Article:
September 8, 2016
As the enchanting final chapter to the extraordinary Three Colors trilogy, Red is a beautiful, magnificent, complex film about life, coincidence, and connection.
August 16, 2016
A true masterpiece on a forgotten concept after fall of Berlin Wall: "Fraternity".
April 28, 2016
Masterfully directed this wonderful film is a must for fans of auteur cinema from Kieslowski, a unique genius who left much too soon. This is a gorgeously shot film, the story is very different and unique by it's tone and characters so well written and acted by some amazing performers.
Thi is a must see.
December 18, 2015
A magnificent conclusion to the Three Colors trilogy. Definitely the best of the three.
December 13, 2015
The best and last of the three colours trilogy. This one does have some nice quirks to it and a scene that brings the three films together which is rather unexpected. Good story and very nicely made.
November 19, 2015
The concept of interconnected lives throughout the trilogy is an intriguing one, but this one didn't live up to the one that precedes it. It's a great wrap up for the group of films, and the ending was an interesting revelation than made you think about them in a different light.
½ September 30, 2015
Although the end fell a little flat for me, Red is still a stunning film that examines the most complex ideas of the trilogy. The scenes between Jacob and Trintignant ask the basic questions of what is right and how are we connected, both examining the brotherhood of man (personhood of humans?) at it's core. They each come away from their unexpected friendship for the better, redeemed if you will.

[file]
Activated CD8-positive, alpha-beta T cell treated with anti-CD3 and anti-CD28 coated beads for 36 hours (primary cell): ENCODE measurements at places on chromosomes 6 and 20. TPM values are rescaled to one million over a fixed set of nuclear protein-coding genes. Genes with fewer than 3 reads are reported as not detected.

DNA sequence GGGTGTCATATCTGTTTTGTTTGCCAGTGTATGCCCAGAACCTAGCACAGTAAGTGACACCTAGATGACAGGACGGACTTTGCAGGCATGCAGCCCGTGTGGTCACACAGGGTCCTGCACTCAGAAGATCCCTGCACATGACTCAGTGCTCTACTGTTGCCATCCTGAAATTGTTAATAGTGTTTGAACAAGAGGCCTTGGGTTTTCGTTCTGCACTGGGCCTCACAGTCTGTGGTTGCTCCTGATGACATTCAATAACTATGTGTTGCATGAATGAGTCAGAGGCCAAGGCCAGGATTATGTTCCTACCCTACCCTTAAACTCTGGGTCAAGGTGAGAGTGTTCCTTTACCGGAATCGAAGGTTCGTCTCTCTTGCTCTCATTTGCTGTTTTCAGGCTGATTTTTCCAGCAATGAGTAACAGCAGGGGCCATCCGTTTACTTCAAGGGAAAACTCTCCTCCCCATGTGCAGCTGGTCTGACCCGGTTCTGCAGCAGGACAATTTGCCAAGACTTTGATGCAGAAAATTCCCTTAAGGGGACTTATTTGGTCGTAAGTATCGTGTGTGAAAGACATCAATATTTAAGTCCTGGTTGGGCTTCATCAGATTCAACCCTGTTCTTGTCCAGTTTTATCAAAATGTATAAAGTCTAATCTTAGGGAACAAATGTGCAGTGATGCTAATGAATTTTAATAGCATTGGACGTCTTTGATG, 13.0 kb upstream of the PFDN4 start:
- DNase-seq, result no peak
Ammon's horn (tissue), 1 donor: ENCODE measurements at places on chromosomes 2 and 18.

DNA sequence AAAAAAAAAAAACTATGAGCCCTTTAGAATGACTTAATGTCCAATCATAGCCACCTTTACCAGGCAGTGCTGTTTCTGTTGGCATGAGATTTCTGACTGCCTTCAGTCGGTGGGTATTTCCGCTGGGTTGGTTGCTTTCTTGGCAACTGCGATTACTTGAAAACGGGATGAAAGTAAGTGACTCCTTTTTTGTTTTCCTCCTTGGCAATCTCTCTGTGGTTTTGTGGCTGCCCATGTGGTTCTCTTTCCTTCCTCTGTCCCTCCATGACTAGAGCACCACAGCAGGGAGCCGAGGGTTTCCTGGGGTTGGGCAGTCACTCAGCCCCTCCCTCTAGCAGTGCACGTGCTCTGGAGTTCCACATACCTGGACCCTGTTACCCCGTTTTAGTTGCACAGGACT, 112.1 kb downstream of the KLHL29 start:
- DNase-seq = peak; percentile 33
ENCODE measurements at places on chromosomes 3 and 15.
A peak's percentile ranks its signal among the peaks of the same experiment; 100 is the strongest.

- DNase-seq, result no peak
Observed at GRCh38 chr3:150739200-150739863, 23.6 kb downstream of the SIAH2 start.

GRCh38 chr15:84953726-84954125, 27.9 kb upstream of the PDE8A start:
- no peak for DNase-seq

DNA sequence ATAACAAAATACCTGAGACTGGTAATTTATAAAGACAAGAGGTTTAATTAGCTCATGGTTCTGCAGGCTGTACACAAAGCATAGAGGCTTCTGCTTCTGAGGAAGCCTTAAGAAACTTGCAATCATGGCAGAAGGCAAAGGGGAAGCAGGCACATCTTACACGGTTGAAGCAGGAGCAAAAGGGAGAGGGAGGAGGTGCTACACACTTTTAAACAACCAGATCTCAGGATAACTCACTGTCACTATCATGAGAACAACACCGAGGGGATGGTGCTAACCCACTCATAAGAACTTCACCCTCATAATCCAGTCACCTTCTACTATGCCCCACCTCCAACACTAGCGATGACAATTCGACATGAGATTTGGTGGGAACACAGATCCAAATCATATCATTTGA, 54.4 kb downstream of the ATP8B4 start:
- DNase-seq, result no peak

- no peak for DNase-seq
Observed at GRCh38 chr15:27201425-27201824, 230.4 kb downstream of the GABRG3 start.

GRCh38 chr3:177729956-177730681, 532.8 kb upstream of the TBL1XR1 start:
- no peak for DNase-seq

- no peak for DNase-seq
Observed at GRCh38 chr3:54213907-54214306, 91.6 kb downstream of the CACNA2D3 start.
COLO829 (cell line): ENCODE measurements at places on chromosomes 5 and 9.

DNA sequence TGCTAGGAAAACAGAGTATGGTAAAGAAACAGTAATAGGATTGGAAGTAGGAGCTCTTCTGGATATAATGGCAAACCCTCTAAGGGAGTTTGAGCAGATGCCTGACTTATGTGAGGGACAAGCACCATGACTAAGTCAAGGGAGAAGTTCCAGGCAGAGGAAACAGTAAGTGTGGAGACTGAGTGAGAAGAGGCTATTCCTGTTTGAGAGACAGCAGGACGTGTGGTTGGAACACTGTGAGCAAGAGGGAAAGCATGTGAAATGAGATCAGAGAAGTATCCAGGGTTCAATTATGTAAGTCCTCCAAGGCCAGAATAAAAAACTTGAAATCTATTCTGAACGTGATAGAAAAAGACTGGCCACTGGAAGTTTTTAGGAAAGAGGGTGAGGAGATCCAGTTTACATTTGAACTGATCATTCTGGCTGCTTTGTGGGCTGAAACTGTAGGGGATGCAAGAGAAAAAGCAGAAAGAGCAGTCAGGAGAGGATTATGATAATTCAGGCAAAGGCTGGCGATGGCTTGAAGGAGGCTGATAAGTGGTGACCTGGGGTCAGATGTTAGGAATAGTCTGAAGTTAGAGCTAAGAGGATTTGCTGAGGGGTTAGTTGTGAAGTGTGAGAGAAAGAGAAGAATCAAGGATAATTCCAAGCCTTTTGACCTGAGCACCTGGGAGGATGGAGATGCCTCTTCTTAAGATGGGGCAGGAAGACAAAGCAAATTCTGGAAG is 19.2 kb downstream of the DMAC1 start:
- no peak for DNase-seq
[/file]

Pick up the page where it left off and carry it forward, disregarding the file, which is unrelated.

August 7, 2015
This is one of my favorite movies. It is very well crafted and has a very interesting story and general idea. Its also well played and executed. Is full of art elements which its impossible to not notice. And sepecial effects like beautiful zoom-ins and zoom-outs. Even after 20 years it still stays interesting and one of the best for audience.
Irene Jacob is playing a beautiful soul so that she keeps you on your chair for the entire movie. The story and the way it was told is very interesting and engaging.
August 1, 2015
Krzysztof Kieslowski's final entry in his renowned Three Colors trilogy is a film so astounding that he, then in his early 50s, retired after completing it. Perhaps he knew he'd never equal it. Kieslowski's color-coded trilogy worked through the colors of the French flag (if he'd picked South Africa, he'd still be making it), rooting each film in France's national motto liberté, égalité, fraternité, and stuffing them chock full of universal themes. And all the tantalizing hints of a connection between the films led to this. Three Colors: Red takes its tale of a model's curious friendship with a retired-judge-turned voyeur, interlocking lives and loves, the nature of chance and the unlikelihood of happiness and masks it in a hypnotically ravishing aura of aching melancholy, silky-smooth camerawork, enrapturing characterization and lots and lots of red cinematography. It's a staggeringly beautiful, eloquent, preternatural, out-of-body experience that, if you revel in the challenge of mastering a film's dynamic traits and metaphors, peeling back the layers before finding the film's true nature, you will fall head over heels for.